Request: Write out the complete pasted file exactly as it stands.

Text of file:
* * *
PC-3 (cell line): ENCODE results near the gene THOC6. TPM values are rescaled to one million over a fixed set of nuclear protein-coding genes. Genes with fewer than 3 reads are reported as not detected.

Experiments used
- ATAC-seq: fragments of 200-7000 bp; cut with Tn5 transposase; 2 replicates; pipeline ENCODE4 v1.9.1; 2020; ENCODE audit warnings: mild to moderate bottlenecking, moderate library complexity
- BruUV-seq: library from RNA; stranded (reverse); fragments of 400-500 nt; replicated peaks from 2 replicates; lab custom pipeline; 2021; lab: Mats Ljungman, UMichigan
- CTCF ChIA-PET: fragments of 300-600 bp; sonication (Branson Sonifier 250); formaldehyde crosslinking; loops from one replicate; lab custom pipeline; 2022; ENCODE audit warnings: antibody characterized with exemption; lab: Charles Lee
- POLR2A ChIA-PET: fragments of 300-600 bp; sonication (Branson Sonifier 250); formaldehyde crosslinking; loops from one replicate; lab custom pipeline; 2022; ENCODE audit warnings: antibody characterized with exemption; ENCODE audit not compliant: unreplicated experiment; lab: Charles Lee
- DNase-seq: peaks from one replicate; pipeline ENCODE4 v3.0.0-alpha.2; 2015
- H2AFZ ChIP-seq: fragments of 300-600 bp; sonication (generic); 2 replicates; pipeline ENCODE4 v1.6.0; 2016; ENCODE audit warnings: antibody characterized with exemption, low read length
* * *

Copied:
PC-3 (cell line): ENCODE results near the gene THOC6. TPM values are rescaled to one million over a fixed set of nuclear protein-coding genes. Genes with fewer than 3 reads are reported as not detected.

Experiments used
- ATAC-seq: fragments of 200-7000 bp; cut with Tn5 transposase; 2 replicates; pipeline ENCODE4 v1.9.1; 2020; ENCODE audit warnings: mild to moderate bottlenecking, moderate library complexity
- BruUV-seq: library from RNA; stranded (reverse); fragments of 400-500 nt; replicated peaks from 2 replicates; lab custom pipeline; 2021; lab: Mats Ljungman, UMichigan
- CTCF ChIA-PET: fragments of 300-600 bp; sonication (Branson Sonifier 250); formaldehyde crosslinking; loops from one replicate; lab custom pipeline; 2022; ENCODE audit warnings: antibody characterized with exemption; lab: Charles Lee
- POLR2A ChIA-PET: fragments of 300-600 bp; sonication (Branson Sonifier 250); formaldehyde crosslinking; loops from one replicate; lab custom pipeline; 2022; ENCODE audit warnings: antibody characterized with exemption; ENCODE audit not compliant: unreplicated experiment; lab: Charles Lee
- DNase-seq: peaks from one replicate; pipeline ENCODE4 v3.0.0-alpha.2; 2015
- H2AFZ ChIP-seq: fragments of 300-600 bp; sonication (generic); 2 replicates; pipeline ENCODE4 v1.6.0; 2016; ENCODE audit warnings: antibody characterized with exemption, low read length